Kickin' it with Willie
He needs to know tae kwon do for a movie. Good thing he's already a black belt.
Michelle Patterson/for AMERICAN-STATESMAN
Willie Nelson has a speed bag mounted in his tour bus.
Monday, April 11, 2005
Willie Nelson looks as comfortable in a gym as he does on stage — his waist-length braid sways as he smacks around a speed bag and throws punches at his longtime tae kwon do instructor.
Yes, that's the Red-Headed Stranger, and all this toe-dancing and fist-flinging is for good reason: It's a tune-up for his upcoming starring role in a film called "Life is a Hoss." Shooting of the western/martial arts film starts in September, mostly in Luck, the Western town movie set Nelson built near his "Willie World" complex of golf courses, condos and recording studios on Lake Travis, and partly in the West Texas towns of Alpine and Lajitas.
Nelson, though, doesn't need a movie to motivate him to stay fit. He's always worked exercise into his life, no matter if he was on the road or off, and he says he couldn't keep up his touring pace if he didn't exercise.
"I have to go do something every day or every other day or my muscles curse me," he says. "If I didn't work to keep in good shape, I couldn't do what I do."
Nelson, 72 (he'll be 73 on April 30), is a regular jogger. He loves to golf. He makes time to practice his martial arts forms even when he's on the road.
Punching it up
Thus a not-exactly-inconspicuous taupe tour bus rolls into a strip mall on Bee Caves Road just after lunch on a recent day, and out trots Willie wearing a pair of black gym shorts, T-shirt and worn sneakers.
"That's the singing grandpa," 8-year-old Shora Um gasps as Nelson strolls into her father's new Gym Kick & Box. Master Sam Um has trained Nelson, who's more famous for his nasal twang than his martial arts technique, for the past decade. Two years ago, Nelson earned a black belt in tae kwon do, the Korean art of self-defense, from Um.
Today, Um is putting the singer through the paces, to make sure he'll be ready for the movie making. Nelson climbs onto an exercise machine, testing out some of the new pneumatic weight-lifting equipment. Sweat beads up on his forehead, evidence, perhaps, that the red bandanna's not just a fashion statement.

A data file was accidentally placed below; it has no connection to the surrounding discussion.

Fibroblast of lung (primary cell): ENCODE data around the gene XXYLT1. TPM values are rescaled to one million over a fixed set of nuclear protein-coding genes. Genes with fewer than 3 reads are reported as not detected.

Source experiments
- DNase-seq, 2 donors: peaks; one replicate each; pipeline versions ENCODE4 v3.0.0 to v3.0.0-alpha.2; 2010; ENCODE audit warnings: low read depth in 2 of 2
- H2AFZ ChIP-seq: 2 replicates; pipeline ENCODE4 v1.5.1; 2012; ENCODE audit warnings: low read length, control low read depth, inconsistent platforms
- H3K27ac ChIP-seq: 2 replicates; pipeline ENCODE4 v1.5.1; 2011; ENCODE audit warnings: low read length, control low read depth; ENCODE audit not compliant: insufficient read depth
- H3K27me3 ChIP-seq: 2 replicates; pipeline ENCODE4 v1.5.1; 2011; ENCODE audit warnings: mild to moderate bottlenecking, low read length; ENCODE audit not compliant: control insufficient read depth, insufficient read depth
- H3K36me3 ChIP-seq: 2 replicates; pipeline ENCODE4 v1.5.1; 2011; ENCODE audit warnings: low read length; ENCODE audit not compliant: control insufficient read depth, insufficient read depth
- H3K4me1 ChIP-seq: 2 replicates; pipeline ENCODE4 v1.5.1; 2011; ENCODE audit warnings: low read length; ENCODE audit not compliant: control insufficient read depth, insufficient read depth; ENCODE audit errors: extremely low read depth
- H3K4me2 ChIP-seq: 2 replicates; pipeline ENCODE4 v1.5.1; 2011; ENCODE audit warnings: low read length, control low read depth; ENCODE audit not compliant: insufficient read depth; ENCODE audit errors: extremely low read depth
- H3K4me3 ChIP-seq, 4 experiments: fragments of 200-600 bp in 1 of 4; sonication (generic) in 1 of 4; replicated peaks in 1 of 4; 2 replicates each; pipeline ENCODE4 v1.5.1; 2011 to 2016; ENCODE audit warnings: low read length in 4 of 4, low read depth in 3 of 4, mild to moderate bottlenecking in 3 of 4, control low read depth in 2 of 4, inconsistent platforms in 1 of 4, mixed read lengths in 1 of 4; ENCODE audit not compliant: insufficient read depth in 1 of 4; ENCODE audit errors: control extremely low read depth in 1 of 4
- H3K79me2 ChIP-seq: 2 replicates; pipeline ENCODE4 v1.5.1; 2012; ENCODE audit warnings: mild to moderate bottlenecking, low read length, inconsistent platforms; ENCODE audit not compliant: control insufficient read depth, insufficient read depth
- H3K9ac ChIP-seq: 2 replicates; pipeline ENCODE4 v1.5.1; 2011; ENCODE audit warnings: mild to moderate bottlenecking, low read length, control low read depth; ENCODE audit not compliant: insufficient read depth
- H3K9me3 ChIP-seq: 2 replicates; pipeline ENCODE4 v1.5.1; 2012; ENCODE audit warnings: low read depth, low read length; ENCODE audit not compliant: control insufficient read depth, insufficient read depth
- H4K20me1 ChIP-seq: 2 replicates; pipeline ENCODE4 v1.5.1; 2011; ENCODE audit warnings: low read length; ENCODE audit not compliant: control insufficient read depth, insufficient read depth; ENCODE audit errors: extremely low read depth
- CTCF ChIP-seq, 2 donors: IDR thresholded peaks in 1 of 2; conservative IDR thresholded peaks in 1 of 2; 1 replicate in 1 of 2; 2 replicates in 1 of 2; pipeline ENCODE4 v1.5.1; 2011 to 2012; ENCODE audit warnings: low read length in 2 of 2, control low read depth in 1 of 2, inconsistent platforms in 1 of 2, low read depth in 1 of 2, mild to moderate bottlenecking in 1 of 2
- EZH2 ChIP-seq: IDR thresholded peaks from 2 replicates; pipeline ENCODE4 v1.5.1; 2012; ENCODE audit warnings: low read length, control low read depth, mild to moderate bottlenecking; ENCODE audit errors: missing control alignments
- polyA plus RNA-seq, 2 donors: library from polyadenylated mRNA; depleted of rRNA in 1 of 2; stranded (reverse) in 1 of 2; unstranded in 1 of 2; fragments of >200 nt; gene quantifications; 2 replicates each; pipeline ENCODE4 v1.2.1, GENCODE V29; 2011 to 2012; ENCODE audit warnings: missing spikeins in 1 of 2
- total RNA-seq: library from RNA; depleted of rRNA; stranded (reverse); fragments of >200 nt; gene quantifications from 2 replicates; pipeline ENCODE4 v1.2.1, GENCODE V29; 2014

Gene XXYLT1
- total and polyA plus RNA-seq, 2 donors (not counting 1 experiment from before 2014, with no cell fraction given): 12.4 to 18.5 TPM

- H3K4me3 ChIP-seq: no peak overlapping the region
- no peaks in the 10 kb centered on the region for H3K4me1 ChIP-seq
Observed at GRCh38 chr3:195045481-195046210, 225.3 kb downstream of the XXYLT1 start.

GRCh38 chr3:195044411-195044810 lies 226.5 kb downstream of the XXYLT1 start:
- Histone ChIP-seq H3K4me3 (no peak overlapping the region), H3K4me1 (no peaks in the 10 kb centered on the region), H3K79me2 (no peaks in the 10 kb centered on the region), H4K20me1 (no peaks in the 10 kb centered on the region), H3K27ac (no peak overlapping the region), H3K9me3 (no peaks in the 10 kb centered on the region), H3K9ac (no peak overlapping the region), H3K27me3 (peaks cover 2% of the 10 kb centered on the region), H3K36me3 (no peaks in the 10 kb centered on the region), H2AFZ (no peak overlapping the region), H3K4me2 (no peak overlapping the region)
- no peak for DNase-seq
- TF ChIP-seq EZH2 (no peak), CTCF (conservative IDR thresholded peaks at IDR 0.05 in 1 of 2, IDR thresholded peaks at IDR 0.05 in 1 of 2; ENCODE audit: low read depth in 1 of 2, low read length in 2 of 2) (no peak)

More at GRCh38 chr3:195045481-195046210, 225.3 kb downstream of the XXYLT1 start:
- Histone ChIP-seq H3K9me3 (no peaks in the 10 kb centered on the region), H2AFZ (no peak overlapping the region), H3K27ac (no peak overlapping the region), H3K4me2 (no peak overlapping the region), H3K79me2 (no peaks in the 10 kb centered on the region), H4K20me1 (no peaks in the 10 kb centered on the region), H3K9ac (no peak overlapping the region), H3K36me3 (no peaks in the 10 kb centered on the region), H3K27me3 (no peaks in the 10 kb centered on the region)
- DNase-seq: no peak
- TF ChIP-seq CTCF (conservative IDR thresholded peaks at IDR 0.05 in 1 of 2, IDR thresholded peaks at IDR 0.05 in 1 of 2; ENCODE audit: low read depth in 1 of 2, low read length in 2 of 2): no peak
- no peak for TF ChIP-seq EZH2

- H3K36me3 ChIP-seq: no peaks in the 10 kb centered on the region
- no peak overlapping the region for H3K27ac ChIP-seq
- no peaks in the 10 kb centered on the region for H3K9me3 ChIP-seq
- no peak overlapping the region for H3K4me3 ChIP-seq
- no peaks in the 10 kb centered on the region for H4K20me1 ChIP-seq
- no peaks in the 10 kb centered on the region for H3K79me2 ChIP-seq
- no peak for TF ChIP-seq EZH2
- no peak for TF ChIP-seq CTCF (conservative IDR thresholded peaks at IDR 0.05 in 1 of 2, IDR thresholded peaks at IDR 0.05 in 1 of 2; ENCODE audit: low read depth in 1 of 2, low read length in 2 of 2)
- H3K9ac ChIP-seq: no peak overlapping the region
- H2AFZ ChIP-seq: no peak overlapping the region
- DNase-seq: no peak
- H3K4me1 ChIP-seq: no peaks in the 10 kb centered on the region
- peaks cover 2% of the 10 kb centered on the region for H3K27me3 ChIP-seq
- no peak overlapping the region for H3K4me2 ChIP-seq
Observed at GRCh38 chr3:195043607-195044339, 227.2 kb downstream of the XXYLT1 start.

"Keep your chest on it; you want to go light today," Um says as Nelson starts pumping. "Don't forget to breathe."
After working his way down a row of machines against one wall, Nelson heads across the room to where he really feels at home — in front of the punching bags. He takes a swipe at the double-end ball, which simulates the movements of a boxing opponent. This could be handy for the upcoming movie scenes in which he has to take on former boxer Randy "Tex" Cobb.
Soon, Um suggests working on the speedbag. Willie dons a pair of red gloves and punches the melon-sized, tear-shaped bag alongside Um, who gives tips. Then Um picks up a pair of black padded shields and invites Nelson to whale away. He does.
When Um asks Nelson "How are your kicks?" the country crooner responds by whirling around, letting fly with a roundhouse that connects with the shield the instructor is holding. Then they move to a tall blue bag hanging from the ceiling. Nelson spots the bag with his eye, turns, then kicks like a donkey.
"I haven't done this in a while; I'm sweating a little," he confesses. "Between now and September I hope to do a lot of days here."
You might wonder how Nelson crams exercise into his schedule. But to hear him tell it, the only real work he does is a couple of hours of singing most evenings — leaving "22 hours to kill." Since exercise makes him feel good, he tries to fill some of that time by working out.
Nelson, who was born in the tiny Texas town of Abbott, has always been into physical fitness. (Never mind that he's never made a secret of his pot-smoking habit.) In high school he played basketball, baseball and football, and ran track. "It goes back to Charles Atlas," Nelson says of the strongman who in 1922 was proclaimed "The World's Most Perfectly Developed Man." Atlas went on to head a successful mail-order fitness course. Nelson always admired him. That respect grew into a consciousness that something physical was necessary to keep up his hectic music life: Nelson has recorded more than 200 albums and still tours regularly.